The forthcoming annual meeting of the American Association for Cancer Research (AACR) in Washington DC is a must attend for anyone interested in cancer research and new cancer drugs in development.
Many readers will know that one of the hallmarks of cancer is the evasion of apoptosis or cell death. Drugs in development that act as an inhibitor of apoptosis proteins (IAP) are starting to show promise against this target.
Novartis IAP Inhibitor LCL161
At the 2012 San Antonio Breast Cancer Symposium (SABCS), a phase 1 trial with LCL161, a novel-IAP antagonist from Novartis, showed promising responses in triple negative breast cancer when given in combination with paclitaxel chemotherapy. The SABCS data showed that in the 52 patients treated with LCL161, a complete response was observed in 1 patient, and a partial response was seen in 15 patients.
Caution must obviously be expressed at extrapolating from early-stage data in a non-randomized trial.
Several other companies have IAP antagonists in early development, including Curis (CUDC-427).
- Curis announced in November they had licensed GDC-0917 from Genentech. I am hopeful there will be new data on CUDC-427 at the AACR annual meeting. At the recent Citi Global Healthcare Conference on Feb 25, 2013, Curis stated they could start phase 2 development of CUDC-427 by mid-2013 and were looking at it in combination with capecitabine (Xeloda) in breast cancer as well as monotherapy.
- Ascenta Therapeutics licensed their IAP inhibitor AT-406 to Debiopharm in August 2011.
Nature Reviews Drug Discovery has a review article on “Targeting IAP proteins for therapeutic intervention in cancer” for those interested in learning more about some of the compounds in preclinical and clinical development, and the scientific rationale behind this target.
IAP inhibitors are an interesting class of compounds to watch as they move forward in clinical development.
IAP Inhibitors may promote Bone Metastasis
Research published in the February 2013 issue of the AACR journal Cancer Discovery shows that in mouse experiments a side-effect of IAP inhibitors is promotion of osteoclast activity. Whether these preclinical results in animal models translate to man remains to be seen, but the research by Chang Yang and colleagues from the Washington University School of Medicine in St Louis, MO is worth noting.
In simple terms, osteoclasts are the cells that remove bone as part of a dynamic equilibrium with osteoblasts, the cells that produce and lay down new bone.
An increase in osteoclasts caused by IAP antagonists activating alternative NF-κB signalling through NF-κB-inducing kinase (NIK) results in the disruption of normal bone metabolism. In mouse experiments, this led to over-degradation of bone and osteoporosis (pathological bone loss), as well as providing a microenvironment that favors tumor expansion and metastasis.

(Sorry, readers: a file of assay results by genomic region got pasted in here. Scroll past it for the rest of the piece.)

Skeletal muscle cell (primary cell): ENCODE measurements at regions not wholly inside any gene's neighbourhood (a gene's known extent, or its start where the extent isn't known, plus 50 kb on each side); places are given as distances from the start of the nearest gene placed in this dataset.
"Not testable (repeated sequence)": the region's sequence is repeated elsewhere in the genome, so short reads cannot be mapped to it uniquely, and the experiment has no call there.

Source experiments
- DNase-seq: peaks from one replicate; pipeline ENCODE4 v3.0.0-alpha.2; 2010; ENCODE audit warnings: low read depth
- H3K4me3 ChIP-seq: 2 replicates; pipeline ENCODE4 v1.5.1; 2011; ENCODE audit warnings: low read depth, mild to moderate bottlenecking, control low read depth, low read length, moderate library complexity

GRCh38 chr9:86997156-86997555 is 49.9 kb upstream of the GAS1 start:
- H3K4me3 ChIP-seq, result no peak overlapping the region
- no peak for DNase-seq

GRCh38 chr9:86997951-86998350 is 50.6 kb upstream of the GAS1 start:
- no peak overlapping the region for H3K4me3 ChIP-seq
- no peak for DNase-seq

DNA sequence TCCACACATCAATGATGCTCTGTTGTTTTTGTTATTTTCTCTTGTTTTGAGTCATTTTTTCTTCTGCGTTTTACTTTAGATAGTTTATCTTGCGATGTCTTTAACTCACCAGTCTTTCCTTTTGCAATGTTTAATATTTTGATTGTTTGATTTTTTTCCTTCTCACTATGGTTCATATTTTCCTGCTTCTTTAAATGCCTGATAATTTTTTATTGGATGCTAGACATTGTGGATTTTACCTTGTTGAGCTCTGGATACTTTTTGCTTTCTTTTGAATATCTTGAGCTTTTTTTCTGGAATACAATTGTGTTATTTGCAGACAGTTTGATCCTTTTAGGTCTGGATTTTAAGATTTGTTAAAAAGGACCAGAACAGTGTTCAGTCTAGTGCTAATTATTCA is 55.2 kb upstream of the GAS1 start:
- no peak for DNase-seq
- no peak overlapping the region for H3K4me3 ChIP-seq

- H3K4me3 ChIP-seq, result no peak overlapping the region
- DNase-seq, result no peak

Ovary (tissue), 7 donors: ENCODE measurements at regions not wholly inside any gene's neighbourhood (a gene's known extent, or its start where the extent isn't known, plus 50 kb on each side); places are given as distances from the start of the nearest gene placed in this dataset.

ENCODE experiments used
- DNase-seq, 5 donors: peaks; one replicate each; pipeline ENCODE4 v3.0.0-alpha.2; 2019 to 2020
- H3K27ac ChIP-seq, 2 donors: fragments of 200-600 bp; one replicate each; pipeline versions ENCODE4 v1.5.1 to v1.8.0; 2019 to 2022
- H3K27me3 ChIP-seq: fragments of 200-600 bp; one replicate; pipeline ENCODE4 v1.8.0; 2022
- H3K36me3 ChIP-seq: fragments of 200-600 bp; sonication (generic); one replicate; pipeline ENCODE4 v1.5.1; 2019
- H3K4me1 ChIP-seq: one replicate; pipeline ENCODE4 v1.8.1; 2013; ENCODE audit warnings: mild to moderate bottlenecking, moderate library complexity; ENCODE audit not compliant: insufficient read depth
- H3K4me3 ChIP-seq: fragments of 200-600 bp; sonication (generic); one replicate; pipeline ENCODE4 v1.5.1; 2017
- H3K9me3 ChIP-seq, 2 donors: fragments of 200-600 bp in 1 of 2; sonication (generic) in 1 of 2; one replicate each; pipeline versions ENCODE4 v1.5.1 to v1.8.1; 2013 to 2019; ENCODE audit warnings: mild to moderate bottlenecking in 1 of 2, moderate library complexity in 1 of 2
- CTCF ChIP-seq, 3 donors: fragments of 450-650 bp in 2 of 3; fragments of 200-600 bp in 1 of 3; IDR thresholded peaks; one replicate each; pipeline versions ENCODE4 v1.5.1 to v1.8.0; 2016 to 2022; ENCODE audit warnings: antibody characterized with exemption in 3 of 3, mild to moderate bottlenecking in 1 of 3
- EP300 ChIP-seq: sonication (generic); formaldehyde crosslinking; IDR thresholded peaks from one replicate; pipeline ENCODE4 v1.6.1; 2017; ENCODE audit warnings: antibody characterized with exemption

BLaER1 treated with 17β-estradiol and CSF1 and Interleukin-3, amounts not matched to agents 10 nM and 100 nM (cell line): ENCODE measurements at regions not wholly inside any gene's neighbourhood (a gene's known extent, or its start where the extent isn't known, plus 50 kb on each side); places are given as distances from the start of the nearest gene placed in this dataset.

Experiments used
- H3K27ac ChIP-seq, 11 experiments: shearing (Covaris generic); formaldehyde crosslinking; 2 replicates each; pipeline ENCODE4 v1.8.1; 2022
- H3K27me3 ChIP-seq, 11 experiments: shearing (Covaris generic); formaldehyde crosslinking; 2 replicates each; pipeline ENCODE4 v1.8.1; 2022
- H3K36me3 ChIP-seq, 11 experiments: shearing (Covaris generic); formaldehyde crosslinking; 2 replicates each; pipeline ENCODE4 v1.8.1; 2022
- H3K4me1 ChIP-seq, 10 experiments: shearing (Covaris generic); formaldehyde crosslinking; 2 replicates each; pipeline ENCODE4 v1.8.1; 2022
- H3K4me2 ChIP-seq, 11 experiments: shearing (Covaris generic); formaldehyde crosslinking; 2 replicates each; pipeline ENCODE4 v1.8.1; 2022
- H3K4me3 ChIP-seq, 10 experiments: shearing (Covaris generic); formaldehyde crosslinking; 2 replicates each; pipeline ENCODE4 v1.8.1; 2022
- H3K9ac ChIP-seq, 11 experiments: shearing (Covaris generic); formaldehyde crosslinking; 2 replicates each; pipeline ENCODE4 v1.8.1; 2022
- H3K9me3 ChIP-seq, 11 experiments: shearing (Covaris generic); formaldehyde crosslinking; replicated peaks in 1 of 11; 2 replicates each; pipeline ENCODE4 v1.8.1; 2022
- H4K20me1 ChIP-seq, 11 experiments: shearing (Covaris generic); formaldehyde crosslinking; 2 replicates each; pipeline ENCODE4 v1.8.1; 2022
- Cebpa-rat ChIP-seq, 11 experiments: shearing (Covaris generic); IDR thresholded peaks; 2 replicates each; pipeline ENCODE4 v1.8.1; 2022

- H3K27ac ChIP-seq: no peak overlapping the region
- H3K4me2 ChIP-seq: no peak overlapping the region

Osteoclasts embedded in the bone matrix also release tumor growth factors, so if there are more osteoclasts then more growth factors are produced resulting in the creation of a more favourable microenvironment for bone metastasis.
In addition to showing the effects of IAP antagonists on the bone microenvironment, Chang Yang and colleagues demonstrated that drugs that prevent bone resorption such as zoledronic acid were able to decrease the incidence and severity of bone metastasis.
Many breast, cancer, prostate and lung cancer patients end up with bone metastases, which is why bone targeted agents have an important role to play in the treatment of the disease.
They conclude in their Cancer Discovery research paper that “future clinical trials of IAP antagonist-based therapy may require detailed examination of this potential for enhanced bone metastasis and osteoporosis, as well as possible combination with antiresorptive agents.”
The potential implications of this research is that bisphosphonates such as zoledronic acid and RANKL-targeted compounds, such as denosumab, may need to be used in conjunction with IAP antagonist treatment.
This is an important finding. If the animal results translate to humans, then concomitant administration of a bone target agent may be necessary. Future clinical trials of IAP antagonists could end up with more complex and expensive study designs if bone side effects needs to be monitored and addressed.
I look forward to learning more about IAP antagonists at the AACR meeting in April, and to following progress in this novel class of new drugs that seek to address one of the hallmarks of cancer.
Yang, C., Davis, J., Zeng, R., Vora, P., Su, X., Collins, L., Vangveravong, S., Mach, R., Piwnica-Worms, D., Weilbaecher, K., Faccio, R., & Veis Novack, D. (2012). Antagonism of Inhibitor of Apoptosis Proteins Increases Bone Metastasis via Unexpected Osteoclast Activation Cancer Discovery, 3 (2), 212-223 DOI: 10.1158/2159-8290.CD-12-0271